Richard liked to get liquored up and do stupid stuff.  He also had a hot car, and he and Billy would often drag race on weekend nights in downtown Hackett.  Richard drove FAST, regardless of where he was.  I do not know how many tickets he got, but never in Hackett for those couple of years, because Hackett was essentially without law, at least at night.  I well remember the most outrageous thing that he did.

One evening, drunk and crazy, Richard “appropriated” a D3 Cat bulldozer from about three miles south of town and drove it into downtown.  Other than the damage that the steel treads do the the road, that would not have been THAT big a deal, other than grand theft (the felony limit for theft at the time in Arkansas was $500), but taking out the three miles, of fences heading into town just made it worse.  He parked the bulldozer just north of my house when he was done, and it was novel to see such a device in the middle of the street.  He got into trouble for that, because both the ‘dozer owner and the property owners whose fences had been destroyed pressed charges.  I do not know what his punishment was, but he never went to the penitentiary, but did serve jail time, so I assume that he pled to one or more misdemeanors.

With the encouragement and help of my father, Richard slowly began to change his ways.  He quit “calling” fish after he got busted for that and lost his commercial fishing license for several years, if not forever.  For those of you who are unfamiliar, it is possible to stun fish so that they will surface and you can just pick up the unconscious animals and throw them in the boat.  Thus, one can catch fish even when they are not biting.  The term “calling” is used because before modern electronic equipment, the favored device for this was an old fashioned, crank type telephone (the kind you see in Laurel and Hardy features).  When that crank is being turned, it puts out quite a jolt.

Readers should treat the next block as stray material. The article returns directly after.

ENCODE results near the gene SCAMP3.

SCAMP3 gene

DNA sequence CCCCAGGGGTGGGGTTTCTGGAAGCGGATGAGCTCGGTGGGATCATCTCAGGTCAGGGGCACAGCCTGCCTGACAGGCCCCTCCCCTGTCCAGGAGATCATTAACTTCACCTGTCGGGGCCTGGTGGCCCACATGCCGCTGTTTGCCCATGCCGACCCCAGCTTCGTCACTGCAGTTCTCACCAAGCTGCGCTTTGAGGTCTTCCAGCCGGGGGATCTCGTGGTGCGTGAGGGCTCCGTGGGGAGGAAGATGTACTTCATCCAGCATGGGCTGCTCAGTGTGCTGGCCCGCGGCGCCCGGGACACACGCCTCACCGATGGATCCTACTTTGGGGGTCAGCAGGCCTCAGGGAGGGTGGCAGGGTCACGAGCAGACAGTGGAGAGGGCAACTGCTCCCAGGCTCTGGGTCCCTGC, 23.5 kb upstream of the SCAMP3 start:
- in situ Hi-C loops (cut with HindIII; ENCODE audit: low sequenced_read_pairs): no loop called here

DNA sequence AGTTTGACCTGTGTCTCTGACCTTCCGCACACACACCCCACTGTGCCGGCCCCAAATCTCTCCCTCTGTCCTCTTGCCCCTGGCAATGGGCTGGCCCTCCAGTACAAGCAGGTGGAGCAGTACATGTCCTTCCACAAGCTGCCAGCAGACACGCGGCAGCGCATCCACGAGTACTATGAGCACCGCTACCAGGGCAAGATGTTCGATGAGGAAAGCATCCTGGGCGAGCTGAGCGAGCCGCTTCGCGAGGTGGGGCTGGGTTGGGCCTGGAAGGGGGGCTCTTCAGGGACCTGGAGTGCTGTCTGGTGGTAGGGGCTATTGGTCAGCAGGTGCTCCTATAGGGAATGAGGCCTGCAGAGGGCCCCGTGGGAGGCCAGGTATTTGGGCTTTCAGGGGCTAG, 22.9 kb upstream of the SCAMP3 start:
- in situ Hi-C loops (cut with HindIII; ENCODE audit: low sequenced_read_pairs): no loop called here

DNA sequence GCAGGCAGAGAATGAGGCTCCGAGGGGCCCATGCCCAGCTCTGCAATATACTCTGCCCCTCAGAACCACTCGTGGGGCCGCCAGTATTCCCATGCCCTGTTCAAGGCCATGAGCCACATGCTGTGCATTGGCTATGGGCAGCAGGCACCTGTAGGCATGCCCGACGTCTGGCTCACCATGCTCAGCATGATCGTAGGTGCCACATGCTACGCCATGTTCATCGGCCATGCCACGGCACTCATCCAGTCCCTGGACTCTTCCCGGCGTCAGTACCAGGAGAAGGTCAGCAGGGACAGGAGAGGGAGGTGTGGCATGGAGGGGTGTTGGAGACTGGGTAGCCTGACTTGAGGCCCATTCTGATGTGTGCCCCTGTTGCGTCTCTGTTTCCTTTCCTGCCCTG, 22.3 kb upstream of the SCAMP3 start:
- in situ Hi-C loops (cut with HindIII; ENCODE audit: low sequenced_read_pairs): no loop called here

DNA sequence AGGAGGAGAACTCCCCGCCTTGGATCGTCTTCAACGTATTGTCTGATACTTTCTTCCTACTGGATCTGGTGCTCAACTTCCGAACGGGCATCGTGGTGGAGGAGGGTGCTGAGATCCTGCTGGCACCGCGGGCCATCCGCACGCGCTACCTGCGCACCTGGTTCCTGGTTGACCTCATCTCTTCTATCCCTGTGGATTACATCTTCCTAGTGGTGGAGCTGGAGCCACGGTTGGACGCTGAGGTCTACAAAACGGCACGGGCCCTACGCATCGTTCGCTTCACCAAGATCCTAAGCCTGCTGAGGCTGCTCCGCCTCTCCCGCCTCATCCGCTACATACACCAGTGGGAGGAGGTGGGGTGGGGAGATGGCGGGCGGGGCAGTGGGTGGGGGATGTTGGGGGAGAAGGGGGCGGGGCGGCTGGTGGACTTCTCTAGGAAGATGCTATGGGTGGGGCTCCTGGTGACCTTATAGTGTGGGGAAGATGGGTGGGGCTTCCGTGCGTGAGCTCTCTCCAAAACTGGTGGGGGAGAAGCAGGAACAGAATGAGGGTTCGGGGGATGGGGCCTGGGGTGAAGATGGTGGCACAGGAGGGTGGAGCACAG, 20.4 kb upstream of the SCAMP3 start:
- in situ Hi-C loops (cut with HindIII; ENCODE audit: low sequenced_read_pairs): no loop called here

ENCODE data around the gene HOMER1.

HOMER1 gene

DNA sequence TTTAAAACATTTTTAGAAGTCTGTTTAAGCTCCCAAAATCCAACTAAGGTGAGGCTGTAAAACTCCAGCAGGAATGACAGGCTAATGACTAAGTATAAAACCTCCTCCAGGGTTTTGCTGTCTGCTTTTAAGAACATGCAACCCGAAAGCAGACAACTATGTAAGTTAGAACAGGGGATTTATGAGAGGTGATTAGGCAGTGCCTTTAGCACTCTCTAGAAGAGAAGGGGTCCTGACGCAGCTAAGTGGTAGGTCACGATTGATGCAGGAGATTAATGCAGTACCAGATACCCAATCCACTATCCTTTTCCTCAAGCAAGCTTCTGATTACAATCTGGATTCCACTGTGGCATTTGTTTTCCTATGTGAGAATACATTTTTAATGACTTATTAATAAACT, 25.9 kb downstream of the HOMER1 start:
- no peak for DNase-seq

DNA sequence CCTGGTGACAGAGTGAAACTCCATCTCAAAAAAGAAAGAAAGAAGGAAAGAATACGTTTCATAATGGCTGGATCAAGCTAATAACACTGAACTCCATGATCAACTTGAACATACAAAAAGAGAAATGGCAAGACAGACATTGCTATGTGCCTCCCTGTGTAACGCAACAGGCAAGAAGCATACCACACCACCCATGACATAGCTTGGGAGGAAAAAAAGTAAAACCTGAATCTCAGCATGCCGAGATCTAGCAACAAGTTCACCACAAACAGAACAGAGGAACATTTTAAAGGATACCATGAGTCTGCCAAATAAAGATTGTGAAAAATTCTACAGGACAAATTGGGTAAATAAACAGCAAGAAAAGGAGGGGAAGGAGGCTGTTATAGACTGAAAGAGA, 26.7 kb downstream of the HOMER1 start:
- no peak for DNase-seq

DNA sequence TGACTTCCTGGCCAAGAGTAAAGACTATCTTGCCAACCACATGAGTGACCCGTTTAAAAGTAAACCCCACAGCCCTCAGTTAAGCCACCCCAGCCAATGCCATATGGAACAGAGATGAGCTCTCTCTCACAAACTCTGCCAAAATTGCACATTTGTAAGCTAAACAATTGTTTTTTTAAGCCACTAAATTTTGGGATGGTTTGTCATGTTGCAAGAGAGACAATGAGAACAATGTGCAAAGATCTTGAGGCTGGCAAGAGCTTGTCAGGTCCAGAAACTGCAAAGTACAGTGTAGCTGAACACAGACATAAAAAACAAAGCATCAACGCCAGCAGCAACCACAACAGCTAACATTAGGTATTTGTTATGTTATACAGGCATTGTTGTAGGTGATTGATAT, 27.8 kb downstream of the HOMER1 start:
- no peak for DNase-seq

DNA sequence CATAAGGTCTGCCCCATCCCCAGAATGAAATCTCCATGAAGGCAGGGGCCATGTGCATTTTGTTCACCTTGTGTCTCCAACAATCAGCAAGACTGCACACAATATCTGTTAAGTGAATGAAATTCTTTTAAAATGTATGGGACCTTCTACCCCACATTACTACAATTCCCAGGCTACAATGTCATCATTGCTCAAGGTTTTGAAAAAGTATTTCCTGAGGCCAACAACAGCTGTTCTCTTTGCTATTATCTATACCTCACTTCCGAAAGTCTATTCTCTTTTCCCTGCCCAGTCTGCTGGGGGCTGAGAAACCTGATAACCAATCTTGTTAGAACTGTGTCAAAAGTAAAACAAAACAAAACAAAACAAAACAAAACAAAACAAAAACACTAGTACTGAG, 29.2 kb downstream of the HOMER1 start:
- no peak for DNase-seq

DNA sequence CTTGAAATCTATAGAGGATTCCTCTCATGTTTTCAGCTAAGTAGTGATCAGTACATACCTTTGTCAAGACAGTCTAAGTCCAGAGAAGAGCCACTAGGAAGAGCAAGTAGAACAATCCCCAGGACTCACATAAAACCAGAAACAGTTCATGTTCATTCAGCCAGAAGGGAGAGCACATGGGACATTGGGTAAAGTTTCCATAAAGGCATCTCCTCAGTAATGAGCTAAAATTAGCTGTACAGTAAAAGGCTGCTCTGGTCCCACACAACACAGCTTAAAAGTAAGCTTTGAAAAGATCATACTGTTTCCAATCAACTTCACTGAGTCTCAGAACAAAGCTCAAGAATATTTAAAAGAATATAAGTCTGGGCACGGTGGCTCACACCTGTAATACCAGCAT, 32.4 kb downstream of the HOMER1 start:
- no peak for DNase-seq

Richard finally got a pretty good job, with a company truck and good pay.  His job was to inspect the numerous gas wells around the area to make sure that they had not been tampered with and that all was in order.  There were a LOT of gas wells there at the time, and there still are.  One night, and out of season, Richard just could not resist shooting the deer that he had in the spotlight.  As misfortune would have it, the game warden just happened to be close enough to observe what was happening, and he arrested Richard.  Richard lost his rifle, a nice one, his job, and obviously his company truck.  If he had been in his own vehicle, he probably would have kept his job, but the company for which he worked did not like the idea of their truck being used, as it could have also been forfeited.